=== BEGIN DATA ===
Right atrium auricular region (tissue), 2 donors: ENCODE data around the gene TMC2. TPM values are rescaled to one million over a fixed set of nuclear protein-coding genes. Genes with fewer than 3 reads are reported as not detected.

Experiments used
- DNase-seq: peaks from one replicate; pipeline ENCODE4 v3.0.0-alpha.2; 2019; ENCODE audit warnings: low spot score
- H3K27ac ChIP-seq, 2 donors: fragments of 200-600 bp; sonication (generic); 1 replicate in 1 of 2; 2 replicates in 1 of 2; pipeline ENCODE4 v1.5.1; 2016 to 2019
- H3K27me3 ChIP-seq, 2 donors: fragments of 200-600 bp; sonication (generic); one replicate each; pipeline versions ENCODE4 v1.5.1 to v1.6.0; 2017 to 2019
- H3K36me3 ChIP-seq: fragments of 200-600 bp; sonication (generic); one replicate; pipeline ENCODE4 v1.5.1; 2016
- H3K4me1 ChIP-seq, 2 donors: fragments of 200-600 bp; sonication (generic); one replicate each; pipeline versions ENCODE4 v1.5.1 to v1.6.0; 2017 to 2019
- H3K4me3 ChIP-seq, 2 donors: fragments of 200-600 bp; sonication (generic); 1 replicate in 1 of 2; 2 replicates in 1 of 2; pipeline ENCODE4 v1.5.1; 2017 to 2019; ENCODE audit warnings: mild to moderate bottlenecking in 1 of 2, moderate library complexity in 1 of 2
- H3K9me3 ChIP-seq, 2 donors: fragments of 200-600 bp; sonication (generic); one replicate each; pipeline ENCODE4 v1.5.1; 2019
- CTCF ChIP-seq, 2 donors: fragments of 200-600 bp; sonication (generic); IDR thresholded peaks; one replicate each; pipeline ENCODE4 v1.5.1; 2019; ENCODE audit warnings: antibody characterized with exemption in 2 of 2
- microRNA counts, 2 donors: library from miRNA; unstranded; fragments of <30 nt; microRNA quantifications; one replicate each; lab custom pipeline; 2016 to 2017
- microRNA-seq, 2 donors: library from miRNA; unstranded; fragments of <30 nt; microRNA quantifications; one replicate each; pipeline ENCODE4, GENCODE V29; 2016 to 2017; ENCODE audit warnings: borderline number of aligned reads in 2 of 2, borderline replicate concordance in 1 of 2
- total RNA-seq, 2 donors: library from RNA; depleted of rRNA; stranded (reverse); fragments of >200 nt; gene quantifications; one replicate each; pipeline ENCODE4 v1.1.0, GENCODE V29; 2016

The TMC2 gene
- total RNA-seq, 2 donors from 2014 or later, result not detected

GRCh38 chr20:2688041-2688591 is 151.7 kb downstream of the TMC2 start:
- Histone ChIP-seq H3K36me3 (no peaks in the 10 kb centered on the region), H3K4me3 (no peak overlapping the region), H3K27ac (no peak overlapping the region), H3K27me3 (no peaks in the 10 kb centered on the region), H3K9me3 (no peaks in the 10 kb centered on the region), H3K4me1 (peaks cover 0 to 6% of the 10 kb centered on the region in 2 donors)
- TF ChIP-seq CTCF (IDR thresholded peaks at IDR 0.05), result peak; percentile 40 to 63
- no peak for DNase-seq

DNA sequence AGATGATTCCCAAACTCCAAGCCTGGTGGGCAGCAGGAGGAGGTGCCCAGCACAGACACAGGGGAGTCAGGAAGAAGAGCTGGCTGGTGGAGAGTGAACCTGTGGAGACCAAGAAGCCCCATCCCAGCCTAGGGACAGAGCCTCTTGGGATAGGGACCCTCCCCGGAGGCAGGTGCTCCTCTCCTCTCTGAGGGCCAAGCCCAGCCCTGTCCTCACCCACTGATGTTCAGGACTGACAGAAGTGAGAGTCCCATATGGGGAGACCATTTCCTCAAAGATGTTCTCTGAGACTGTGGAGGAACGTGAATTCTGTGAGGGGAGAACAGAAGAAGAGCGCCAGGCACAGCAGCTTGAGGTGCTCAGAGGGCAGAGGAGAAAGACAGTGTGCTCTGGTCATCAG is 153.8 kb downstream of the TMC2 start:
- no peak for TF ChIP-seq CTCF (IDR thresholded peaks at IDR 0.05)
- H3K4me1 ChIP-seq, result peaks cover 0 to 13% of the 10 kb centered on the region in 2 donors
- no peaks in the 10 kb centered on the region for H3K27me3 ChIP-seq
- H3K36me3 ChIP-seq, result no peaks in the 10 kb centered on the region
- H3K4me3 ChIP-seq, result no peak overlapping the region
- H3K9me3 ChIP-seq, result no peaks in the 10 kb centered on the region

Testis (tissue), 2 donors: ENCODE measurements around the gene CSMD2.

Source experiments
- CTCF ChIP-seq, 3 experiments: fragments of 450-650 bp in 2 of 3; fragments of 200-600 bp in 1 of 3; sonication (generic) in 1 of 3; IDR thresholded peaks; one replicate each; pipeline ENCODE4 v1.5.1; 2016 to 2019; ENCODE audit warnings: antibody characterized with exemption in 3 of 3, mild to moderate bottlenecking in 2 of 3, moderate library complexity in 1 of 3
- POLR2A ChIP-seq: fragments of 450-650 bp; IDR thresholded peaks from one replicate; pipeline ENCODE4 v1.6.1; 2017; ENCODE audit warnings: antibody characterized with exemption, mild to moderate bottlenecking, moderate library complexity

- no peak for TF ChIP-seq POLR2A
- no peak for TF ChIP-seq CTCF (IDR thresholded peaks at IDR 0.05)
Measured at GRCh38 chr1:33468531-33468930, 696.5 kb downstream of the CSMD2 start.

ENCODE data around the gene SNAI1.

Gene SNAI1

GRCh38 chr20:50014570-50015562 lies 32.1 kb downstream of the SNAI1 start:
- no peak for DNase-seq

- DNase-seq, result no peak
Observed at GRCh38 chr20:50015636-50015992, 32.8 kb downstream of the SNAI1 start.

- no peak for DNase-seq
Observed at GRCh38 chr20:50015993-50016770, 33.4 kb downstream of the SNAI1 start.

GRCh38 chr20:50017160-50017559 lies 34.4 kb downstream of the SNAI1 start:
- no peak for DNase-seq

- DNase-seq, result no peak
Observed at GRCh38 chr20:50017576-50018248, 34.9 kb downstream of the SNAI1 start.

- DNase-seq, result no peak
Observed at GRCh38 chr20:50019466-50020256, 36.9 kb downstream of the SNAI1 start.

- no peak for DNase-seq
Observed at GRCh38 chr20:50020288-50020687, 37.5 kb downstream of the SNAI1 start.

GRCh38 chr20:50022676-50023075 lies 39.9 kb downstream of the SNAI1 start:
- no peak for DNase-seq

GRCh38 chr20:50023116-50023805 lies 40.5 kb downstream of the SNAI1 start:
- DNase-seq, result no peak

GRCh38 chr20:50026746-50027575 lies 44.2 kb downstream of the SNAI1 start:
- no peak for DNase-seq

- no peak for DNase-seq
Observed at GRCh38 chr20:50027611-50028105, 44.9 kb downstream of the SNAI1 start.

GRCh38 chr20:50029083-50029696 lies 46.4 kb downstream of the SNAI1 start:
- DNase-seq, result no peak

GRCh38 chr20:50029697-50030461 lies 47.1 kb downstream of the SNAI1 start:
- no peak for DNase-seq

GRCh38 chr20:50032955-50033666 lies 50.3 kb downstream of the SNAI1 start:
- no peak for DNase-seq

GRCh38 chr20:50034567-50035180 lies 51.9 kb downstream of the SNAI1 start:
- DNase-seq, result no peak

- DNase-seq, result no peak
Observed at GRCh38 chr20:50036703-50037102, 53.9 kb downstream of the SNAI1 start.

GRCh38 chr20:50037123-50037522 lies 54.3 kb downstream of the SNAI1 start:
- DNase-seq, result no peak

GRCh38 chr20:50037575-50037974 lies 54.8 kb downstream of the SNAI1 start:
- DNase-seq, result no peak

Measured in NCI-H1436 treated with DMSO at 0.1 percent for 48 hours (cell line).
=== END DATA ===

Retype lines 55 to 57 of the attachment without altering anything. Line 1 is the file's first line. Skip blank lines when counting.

- no peak for DNase-seq

- no peak for DNase-seq
Observed at GRCh38 chr20:50027611-50028105, 44.9 kb downstream of the SNAI1 start.